Fiat Chrysler reportedly “rejects” French evidence over emissions cheating
Posted by Admin on February 08, 2018 in the following categories: Emissions News
Fiat Chrysler has rejected a report that says the car-maker could be facing 9.62 million Euros (£8.6 million) in fines for allegedly cheating French diesel emissions tests. Fiat strongly denies using defeat devices like those Volkswagen used to cheat emissions tests, which triggered the massive class action legal case we’re currently at the forefront of.
Fiat Chrysler claims that allegations being made against them have no basis, and that their vehicles comply with relevant laws.
The Italian company is keen to assert that it has not yet been formerly charged of any offences and is apparently fully co-operating with French authorities. The Directorate General for Competition and Repression of Fraud in France is reportedly conducting the investigations as well as the emissions probe into the company.
If Fiat is found guilty of aggravated fraud in France, it could face a maximum penalty fine of 10% of its global revenue, or as much as 9.62 million Euros. According to French newspaper, Le Monde, Fiat Chrysler has seen a total revenue of around 152 million in France from 2014 to 2016.
Fiat Chrysler argues that the motor industry has been swept by the Volkswagen scandal, triggering a witch-hunt into multiple car companies in search for similar emissions cheating. Fiat vehemently denies using the same emissions cheating devices as Volkswagen to manipulate NOx Emissions outputs in official testing, but they have reportedly indicated that they may have used some sort of ‘auxiliary device’ to control them, in order to protect the engine”.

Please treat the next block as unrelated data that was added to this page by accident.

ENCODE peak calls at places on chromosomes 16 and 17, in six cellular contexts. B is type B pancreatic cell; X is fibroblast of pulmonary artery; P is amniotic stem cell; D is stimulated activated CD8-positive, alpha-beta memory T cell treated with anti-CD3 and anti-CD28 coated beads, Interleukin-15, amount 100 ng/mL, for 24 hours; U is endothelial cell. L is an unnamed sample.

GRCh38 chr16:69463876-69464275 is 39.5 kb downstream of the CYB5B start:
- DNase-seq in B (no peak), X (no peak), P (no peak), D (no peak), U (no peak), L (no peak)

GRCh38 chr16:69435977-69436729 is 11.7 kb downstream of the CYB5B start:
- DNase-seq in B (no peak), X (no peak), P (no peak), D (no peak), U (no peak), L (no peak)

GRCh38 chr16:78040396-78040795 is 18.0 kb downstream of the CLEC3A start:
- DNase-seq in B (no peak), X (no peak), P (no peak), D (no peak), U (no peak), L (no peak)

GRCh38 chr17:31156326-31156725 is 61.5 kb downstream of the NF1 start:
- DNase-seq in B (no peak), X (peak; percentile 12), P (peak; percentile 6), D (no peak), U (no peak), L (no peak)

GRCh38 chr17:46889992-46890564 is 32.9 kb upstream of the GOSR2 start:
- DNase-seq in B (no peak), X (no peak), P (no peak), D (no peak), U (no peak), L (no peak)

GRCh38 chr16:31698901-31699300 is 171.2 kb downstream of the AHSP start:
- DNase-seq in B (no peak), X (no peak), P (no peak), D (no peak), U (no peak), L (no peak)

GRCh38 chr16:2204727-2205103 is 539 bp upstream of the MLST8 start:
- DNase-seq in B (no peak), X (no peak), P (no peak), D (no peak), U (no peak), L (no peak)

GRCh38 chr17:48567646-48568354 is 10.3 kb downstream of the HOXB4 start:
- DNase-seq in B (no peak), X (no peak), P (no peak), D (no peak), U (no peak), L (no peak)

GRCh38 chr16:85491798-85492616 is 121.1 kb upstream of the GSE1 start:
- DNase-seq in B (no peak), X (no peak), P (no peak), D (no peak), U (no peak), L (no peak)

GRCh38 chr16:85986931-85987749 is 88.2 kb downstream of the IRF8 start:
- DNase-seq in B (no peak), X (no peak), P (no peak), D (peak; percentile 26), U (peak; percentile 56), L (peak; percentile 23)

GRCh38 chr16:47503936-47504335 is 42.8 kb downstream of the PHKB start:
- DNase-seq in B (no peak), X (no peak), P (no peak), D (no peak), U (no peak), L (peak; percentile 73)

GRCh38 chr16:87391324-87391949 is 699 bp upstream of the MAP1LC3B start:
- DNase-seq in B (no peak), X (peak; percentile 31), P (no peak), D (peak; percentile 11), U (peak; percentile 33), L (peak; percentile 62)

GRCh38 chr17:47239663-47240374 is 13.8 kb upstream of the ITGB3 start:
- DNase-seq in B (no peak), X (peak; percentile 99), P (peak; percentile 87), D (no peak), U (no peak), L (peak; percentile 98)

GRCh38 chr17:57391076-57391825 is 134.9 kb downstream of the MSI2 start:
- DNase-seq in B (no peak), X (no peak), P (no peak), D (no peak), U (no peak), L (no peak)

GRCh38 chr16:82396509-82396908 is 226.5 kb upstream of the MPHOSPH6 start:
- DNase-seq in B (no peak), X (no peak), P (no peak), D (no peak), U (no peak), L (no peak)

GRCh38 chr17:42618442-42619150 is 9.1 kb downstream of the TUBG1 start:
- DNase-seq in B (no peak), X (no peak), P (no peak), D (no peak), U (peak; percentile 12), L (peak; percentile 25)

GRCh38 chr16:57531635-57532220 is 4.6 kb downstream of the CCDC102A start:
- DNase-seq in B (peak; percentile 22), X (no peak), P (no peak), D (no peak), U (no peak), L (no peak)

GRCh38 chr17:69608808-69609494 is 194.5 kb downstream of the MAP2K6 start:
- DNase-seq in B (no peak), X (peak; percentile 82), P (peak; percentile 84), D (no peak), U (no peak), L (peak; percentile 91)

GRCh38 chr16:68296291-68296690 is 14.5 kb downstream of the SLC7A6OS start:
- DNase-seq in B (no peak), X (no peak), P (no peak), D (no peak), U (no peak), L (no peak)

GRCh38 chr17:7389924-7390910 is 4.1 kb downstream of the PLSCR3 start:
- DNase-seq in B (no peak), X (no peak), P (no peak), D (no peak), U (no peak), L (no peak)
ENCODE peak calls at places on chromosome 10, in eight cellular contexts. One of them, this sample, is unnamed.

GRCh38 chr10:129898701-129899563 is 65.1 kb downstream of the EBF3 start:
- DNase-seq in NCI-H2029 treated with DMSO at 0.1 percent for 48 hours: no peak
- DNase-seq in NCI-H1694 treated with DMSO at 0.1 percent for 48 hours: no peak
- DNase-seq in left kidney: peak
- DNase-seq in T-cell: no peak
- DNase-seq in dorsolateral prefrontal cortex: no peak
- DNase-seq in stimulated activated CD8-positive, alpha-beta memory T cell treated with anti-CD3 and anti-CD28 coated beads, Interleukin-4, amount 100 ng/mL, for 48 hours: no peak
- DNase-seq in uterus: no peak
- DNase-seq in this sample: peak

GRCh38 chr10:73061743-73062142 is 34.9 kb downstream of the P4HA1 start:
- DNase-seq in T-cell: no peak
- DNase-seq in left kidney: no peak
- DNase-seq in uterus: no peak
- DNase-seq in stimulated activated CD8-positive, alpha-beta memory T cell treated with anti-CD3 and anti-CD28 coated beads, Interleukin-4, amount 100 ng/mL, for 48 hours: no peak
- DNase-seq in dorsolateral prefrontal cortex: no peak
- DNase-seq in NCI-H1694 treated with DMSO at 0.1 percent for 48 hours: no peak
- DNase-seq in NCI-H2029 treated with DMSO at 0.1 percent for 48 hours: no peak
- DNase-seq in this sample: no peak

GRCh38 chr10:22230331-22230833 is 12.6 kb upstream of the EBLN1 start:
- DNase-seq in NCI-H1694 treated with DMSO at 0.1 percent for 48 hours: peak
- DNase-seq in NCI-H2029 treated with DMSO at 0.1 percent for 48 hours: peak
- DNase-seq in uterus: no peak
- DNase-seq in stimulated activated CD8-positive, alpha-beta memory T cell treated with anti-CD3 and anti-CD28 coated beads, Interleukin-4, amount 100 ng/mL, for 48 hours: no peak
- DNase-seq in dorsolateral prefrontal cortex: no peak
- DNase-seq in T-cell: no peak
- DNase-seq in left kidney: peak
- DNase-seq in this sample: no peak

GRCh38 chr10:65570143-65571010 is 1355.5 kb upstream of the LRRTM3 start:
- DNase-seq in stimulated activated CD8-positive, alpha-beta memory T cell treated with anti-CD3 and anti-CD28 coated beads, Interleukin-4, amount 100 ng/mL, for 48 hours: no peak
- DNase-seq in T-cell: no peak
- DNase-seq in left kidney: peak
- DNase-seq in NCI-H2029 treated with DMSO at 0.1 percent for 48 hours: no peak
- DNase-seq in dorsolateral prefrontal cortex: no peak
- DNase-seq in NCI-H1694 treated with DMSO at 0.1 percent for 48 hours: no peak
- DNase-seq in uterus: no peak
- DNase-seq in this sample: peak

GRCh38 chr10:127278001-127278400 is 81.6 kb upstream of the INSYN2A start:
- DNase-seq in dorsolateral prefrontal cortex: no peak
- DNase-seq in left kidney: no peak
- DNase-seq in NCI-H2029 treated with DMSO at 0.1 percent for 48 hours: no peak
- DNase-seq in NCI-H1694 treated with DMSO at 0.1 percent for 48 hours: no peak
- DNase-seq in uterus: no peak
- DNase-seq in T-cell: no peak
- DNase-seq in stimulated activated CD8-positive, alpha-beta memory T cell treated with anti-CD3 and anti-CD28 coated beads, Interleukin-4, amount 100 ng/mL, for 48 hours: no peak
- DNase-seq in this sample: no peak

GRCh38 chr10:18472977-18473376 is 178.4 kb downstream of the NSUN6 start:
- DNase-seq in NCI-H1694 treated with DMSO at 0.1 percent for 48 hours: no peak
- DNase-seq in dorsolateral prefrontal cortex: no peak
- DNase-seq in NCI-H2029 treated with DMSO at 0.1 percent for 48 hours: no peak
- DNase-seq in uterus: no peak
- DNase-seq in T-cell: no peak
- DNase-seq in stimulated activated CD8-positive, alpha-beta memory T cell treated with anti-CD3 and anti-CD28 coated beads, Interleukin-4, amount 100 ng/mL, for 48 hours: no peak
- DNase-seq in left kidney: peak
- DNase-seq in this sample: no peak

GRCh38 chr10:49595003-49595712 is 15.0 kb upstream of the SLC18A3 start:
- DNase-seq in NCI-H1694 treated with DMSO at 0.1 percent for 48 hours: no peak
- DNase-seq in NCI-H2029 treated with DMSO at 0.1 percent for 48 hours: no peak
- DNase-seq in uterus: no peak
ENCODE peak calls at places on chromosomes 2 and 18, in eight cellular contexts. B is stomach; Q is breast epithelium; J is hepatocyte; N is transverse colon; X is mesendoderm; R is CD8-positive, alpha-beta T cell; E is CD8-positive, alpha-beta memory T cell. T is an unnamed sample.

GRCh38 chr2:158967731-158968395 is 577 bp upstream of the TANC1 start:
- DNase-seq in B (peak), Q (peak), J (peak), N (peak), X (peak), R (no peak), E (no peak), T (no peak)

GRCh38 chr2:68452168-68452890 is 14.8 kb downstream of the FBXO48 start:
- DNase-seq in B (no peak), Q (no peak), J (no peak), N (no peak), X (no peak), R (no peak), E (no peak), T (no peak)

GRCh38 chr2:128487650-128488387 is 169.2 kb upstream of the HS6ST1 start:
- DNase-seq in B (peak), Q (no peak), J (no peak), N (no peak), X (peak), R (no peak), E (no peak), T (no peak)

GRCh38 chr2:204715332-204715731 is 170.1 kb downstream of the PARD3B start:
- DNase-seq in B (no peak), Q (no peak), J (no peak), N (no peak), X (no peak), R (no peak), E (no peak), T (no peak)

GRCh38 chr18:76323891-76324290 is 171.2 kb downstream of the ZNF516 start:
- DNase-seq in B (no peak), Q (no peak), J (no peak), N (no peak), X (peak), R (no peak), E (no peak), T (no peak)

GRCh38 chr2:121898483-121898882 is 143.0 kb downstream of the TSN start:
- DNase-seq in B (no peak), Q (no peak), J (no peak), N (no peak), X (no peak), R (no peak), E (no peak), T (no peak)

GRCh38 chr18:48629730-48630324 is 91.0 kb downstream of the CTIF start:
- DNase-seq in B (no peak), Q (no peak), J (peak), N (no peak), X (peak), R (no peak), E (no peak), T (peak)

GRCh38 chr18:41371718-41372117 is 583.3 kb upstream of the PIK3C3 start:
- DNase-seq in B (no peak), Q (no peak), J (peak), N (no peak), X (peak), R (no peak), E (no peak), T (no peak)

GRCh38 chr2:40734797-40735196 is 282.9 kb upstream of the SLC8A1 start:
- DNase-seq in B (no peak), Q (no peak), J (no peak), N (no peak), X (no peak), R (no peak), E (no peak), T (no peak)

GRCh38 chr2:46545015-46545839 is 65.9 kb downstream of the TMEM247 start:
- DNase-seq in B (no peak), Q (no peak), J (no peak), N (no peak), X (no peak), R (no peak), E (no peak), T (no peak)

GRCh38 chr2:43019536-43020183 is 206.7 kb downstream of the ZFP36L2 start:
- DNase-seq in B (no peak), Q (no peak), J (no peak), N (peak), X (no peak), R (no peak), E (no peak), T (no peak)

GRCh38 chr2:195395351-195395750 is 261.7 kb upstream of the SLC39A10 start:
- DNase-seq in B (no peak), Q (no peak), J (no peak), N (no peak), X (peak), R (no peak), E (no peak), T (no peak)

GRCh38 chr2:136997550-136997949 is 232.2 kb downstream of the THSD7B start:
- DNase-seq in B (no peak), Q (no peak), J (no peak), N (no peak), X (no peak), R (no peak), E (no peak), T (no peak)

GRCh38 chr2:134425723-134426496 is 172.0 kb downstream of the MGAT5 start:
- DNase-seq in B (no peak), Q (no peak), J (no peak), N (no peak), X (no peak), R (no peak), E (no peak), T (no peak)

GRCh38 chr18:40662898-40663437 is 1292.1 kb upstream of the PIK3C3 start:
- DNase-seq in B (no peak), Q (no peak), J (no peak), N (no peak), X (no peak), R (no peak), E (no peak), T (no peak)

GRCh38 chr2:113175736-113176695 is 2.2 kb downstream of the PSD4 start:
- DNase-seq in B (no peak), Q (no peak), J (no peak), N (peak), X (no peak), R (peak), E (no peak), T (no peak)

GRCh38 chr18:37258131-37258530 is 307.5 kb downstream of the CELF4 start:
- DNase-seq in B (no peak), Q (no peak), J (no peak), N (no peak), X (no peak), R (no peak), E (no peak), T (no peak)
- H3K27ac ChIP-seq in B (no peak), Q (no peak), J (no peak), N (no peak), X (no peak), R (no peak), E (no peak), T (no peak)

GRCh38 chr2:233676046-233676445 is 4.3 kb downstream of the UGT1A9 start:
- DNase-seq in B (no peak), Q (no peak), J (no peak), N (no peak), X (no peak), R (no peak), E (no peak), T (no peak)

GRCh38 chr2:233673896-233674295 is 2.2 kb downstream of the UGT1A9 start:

The European Commission has voiced concern over the lack of action taken by member states in investigating emissions problems here in Europe. It opened an infringement procedure against the Italian government for its apparent “failure to fulfil its obligations” in testing and checking Fiat Chrysler cars.
It has been suggested that Italian regulators should have conducted adequate testing over the Italian-based company to check for excessive emissions outputs. It was also required to provide more clarity over the ‘auxiliary devices’ fitted into Fiat Chrysler cars.
Software that manipulates emissions is normally illegal, but in cases where it’s needed to protect the engine and for safety purposes, it can be allowed.
The Italian reaction has mostly been in favour of Fiat Chrysler. The Italian Transport Ministry’s tests apparently revealed no unauthorised devices were fitted in its vehicles. Graziano Delrio, the Italian Transportation Minister, agreed with Fiat Chrysler in noting that any software implemented to manipulate emissions was fitted to protect the engine.
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